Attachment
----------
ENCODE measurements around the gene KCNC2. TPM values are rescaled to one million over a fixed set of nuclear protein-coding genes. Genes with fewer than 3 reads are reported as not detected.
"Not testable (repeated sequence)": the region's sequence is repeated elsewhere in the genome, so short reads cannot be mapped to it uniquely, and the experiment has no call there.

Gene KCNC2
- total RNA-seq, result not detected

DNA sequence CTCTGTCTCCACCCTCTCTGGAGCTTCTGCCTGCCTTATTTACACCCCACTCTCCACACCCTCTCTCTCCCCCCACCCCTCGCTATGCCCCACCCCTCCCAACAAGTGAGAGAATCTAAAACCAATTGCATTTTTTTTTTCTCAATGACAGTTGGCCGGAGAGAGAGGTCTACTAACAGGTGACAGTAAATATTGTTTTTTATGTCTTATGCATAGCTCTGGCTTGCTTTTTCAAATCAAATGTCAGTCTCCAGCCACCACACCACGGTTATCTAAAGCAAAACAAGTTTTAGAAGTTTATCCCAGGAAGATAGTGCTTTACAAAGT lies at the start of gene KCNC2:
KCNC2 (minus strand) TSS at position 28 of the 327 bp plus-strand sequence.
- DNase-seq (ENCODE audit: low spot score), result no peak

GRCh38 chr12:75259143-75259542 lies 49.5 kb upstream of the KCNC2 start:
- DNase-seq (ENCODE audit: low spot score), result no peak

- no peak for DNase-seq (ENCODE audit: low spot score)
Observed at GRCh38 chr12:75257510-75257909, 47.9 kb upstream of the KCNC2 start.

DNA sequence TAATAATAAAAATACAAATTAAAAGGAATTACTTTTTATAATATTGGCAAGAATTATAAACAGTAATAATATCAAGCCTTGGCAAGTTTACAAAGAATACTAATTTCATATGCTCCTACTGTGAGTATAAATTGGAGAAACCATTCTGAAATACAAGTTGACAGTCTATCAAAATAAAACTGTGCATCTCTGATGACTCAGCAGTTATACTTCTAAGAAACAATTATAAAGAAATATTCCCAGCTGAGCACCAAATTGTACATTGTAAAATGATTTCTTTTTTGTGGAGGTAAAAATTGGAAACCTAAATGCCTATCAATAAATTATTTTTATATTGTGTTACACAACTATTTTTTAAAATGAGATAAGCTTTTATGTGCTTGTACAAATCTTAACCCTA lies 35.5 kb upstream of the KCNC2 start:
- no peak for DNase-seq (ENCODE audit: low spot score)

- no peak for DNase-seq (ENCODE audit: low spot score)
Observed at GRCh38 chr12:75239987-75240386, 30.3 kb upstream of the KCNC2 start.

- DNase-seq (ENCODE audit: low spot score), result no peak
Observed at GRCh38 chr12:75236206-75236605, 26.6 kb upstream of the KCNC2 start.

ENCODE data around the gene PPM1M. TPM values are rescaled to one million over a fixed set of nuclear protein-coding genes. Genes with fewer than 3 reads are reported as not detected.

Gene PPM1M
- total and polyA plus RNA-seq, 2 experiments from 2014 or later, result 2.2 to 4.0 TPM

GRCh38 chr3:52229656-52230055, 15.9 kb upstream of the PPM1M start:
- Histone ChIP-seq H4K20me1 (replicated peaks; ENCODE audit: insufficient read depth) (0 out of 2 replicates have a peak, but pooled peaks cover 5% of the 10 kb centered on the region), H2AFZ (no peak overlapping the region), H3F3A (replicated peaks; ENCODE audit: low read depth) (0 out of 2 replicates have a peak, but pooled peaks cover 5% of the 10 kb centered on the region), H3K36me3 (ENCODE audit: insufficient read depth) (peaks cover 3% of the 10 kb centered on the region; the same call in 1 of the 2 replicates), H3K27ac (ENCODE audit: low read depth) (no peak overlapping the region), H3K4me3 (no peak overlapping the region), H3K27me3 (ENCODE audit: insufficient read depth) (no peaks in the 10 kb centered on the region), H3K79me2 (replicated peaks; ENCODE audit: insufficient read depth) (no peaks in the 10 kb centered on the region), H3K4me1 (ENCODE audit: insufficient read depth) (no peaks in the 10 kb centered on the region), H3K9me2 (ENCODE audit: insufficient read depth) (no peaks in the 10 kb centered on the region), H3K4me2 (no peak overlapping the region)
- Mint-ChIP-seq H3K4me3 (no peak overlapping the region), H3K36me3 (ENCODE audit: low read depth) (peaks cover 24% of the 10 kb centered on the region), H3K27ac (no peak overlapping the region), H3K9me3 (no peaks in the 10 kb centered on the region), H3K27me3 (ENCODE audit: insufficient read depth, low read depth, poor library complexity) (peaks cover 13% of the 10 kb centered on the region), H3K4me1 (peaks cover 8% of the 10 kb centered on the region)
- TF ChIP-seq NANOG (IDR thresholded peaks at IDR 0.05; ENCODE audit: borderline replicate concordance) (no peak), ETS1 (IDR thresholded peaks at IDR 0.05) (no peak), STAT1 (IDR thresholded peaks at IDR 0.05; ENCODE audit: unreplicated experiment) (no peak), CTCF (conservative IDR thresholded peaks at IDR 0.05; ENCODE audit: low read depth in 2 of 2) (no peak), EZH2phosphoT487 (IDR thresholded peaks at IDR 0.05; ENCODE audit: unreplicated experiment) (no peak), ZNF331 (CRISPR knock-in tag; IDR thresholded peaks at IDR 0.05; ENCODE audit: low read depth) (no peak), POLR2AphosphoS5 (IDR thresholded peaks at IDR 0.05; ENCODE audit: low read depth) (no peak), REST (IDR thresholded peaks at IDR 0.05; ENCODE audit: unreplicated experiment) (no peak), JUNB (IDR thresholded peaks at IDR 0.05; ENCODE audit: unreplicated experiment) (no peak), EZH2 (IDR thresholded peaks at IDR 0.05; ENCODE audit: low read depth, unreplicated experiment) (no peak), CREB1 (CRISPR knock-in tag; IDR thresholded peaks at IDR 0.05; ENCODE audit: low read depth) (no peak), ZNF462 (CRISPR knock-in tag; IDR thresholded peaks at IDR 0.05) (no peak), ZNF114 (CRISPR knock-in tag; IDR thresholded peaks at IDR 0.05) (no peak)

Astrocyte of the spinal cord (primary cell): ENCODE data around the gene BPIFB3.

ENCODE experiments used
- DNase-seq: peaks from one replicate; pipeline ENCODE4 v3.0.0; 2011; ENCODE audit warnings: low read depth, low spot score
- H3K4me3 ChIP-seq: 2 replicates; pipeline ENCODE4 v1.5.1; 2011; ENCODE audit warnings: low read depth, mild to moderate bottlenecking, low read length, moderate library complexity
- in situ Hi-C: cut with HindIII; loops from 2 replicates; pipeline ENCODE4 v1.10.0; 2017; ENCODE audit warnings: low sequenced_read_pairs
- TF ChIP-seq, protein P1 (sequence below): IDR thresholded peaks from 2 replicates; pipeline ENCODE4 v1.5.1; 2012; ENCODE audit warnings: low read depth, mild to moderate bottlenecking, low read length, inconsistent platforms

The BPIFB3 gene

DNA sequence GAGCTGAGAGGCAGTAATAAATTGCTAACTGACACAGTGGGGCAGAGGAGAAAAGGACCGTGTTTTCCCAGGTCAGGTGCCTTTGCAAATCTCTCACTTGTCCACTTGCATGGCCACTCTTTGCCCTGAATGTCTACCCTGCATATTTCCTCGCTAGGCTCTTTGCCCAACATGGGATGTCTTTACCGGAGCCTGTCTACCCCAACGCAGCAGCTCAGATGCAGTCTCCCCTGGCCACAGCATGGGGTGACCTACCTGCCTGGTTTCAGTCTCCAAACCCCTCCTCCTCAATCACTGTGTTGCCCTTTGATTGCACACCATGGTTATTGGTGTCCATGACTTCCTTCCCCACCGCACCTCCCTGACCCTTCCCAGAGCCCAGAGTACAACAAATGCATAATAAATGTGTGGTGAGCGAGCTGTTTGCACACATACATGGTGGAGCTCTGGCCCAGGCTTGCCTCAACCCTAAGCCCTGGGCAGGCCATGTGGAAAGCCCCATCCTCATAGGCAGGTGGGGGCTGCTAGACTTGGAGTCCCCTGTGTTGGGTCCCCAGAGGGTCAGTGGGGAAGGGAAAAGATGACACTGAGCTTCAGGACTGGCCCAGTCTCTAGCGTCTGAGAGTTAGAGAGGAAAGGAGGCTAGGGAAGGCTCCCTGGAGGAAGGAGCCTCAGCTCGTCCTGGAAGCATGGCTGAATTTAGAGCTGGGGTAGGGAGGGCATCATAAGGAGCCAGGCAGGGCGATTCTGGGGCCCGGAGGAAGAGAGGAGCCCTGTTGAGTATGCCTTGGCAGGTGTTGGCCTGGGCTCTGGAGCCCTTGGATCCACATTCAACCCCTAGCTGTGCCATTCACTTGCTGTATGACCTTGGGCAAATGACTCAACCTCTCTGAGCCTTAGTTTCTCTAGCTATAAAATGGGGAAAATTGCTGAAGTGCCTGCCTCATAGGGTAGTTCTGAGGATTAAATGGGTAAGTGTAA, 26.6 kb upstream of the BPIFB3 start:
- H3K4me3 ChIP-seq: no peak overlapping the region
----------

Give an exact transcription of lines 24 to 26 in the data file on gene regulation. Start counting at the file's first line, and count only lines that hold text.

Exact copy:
- TF ChIP-seq NANOG (IDR thresholded peaks at IDR 0.05; ENCODE audit: borderline replicate concordance) (no peak), ETS1 (IDR thresholded peaks at IDR 0.05) (no peak), STAT1 (IDR thresholded peaks at IDR 0.05; ENCODE audit: unreplicated experiment) (no peak), CTCF (conservative IDR thresholded peaks at IDR 0.05; ENCODE audit: low read depth in 2 of 2) (no peak), EZH2phosphoT487 (IDR thresholded peaks at IDR 0.05; ENCODE audit: unreplicated experiment) (no peak), ZNF331 (CRISPR knock-in tag; IDR thresholded peaks at IDR 0.05; ENCODE audit: low read depth) (no peak), POLR2AphosphoS5 (IDR thresholded peaks at IDR 0.05; ENCODE audit: low read depth) (no peak), REST (IDR thresholded peaks at IDR 0.05; ENCODE audit: unreplicated experiment) (no peak), JUNB (IDR thresholded peaks at IDR 0.05; ENCODE audit: unreplicated experiment) (no peak), EZH2 (IDR thresholded peaks at IDR 0.05; ENCODE audit: low read depth, unreplicated experiment) (no peak), CREB1 (CRISPR knock-in tag; IDR thresholded peaks at IDR 0.05; ENCODE audit: low read depth) (no peak), ZNF462 (CRISPR knock-in tag; IDR thresholded peaks at IDR 0.05) (no peak), ZNF114 (CRISPR knock-in tag; IDR thresholded peaks at IDR 0.05) (no peak)

Astrocyte of the spinal cord (primary cell): ENCODE data around the gene BPIFB3.

ENCODE experiments used